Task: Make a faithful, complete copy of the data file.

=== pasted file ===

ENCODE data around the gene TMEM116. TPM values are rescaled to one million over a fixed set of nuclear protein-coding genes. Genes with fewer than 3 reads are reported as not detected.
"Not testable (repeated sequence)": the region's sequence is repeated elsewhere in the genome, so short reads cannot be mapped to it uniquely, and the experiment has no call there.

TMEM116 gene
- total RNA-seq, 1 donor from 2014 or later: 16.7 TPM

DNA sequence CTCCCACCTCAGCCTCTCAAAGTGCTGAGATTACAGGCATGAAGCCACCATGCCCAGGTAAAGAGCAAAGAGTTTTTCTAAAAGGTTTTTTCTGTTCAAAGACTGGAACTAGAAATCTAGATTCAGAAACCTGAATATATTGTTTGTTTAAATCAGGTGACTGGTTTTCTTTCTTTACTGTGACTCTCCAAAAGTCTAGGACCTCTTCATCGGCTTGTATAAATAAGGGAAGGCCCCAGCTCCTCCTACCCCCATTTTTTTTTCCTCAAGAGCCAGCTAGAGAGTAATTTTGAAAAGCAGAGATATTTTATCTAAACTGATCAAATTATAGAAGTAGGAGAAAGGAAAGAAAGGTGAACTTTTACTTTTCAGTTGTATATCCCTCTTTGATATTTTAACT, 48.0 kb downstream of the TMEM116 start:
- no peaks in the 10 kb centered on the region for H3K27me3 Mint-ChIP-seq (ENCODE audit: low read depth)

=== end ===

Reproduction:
ENCODE data around the gene TMEM116. TPM values are rescaled to one million over a fixed set of nuclear protein-coding genes. Genes with fewer than 3 reads are reported as not detected.
"Not testable (repeated sequence)": the region's sequence is repeated elsewhere in the genome, so short reads cannot be mapped to it uniquely, and the experiment has no call there.

TMEM116 gene
- total RNA-seq, 1 donor from 2014 or later: 16.7 TPM

DNA sequence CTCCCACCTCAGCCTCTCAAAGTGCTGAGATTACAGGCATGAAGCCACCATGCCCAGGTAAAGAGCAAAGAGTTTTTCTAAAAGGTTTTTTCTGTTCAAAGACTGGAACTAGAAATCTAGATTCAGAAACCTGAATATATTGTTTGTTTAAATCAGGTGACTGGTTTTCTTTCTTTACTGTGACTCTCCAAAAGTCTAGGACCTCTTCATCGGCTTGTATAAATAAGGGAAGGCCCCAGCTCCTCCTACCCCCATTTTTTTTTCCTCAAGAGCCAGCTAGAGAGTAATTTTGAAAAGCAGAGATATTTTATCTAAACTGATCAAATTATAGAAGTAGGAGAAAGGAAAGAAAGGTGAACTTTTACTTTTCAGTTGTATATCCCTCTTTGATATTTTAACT, 48.0 kb downstream of the TMEM116 start:
- no peaks in the 10 kb centered on the region for H3K27me3 Mint-ChIP-seq (ENCODE audit: low read depth)